7. #7
    Super Member amyjo's Avatar
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    yes, curtain stretchers. I have two sets upstairs, my MIL used to do her curtains that way. Me, I washed and slightly dried and hung them back up. No stretching for me.

  8. #8
    Super Member Stitchnripper's Avatar
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    Oh gosh, yes curtain stretchers. I remember them well. Dangerous items!

  9. #9
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    I've never seen curtain stretchers but have seen and used jean stretchers..they were placed inside the legs of the jeans and expanded to fit the legs and then the pair of jeans were hung on the line...it really did the job, very little ironing was needed..of course, this was before everyone had a clothes dryer.

  10. #10
    Super Member Yooper32's Avatar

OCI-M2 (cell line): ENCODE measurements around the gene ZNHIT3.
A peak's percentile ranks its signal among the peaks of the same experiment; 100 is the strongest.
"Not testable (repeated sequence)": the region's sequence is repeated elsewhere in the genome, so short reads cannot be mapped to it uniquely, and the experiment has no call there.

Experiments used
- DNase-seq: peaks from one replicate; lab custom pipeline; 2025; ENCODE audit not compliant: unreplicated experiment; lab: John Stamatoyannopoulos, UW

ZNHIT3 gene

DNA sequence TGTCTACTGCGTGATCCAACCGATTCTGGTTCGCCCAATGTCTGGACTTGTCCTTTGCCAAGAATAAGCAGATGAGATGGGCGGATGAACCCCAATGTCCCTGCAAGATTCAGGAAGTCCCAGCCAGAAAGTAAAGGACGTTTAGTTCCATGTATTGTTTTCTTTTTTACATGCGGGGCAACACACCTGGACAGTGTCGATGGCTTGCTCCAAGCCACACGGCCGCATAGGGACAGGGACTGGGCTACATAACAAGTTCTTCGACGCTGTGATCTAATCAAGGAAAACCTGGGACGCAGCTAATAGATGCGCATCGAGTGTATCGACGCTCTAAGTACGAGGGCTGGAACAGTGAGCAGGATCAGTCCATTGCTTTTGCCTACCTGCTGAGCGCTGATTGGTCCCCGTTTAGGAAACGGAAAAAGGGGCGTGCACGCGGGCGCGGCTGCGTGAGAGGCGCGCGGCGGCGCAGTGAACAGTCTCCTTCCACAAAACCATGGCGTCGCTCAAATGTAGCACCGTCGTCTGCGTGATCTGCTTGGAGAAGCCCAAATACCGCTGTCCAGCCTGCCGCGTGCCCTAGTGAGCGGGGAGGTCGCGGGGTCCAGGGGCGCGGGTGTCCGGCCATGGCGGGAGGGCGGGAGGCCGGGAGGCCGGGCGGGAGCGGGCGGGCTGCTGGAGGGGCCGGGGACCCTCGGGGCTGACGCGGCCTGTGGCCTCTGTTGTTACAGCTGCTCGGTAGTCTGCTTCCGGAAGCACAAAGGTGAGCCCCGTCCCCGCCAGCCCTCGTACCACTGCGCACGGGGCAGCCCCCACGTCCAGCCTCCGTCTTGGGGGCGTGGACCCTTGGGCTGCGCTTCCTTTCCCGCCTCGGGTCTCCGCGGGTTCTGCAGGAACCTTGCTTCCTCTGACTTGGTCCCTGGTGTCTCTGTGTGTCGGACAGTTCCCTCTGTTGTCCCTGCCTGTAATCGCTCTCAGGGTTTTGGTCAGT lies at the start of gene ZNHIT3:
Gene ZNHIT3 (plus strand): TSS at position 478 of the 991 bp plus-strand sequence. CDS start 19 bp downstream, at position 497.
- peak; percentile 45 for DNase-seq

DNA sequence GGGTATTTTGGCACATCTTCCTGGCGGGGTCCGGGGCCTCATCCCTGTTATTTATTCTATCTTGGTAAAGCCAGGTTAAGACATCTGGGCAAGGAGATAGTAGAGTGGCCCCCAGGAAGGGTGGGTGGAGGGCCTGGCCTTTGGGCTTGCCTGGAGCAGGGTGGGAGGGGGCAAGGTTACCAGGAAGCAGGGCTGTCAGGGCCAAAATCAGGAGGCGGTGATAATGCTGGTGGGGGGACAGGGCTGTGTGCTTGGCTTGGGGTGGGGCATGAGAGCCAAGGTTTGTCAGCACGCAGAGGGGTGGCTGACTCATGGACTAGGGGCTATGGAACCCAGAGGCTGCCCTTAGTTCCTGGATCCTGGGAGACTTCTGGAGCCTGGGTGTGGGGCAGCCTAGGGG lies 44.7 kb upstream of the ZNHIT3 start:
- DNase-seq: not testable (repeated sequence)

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    Oh, yes, oh yes! Every spring, the lace curtains had to be carefully laundered and then affixed onto the needles of the stretcher and left until dry. You could put multiple layers on at one time too. And the little children are not to touch the precious curtains or the stretcher. If the little girl has been very ill and is left home on Sunday morning with Daddy while the rest of the family goes to church, she might pull at the rehung curtains so as to look outside. The Daddy would tell her "leave them alone, do not touch the curtains.." If the little girl doesn't listen, the Daddy gets terribly angry and shuts the little girl in a closet. The closet is very dark and the door is oak and little hands find a brass curtain rod and she commences to beat on the door with the brass rod. The Daddy hurries to the closet, opens the door and sees the little girl, blue in the face and frothing at the mouth. To this day, the little girl still cannot stand to be confined in any way. If the weather is anywhere near nice, the front door is open, when nobody is around, the bathroom door stays open....get the picture? The Daddy appologized for many years, even until his death. You see, Momma had just rehung those lace curtains after the washing and starching and stretching and the Daddy knew the Mommy would be angry if they were messed or mangled. The little girl is 80 now.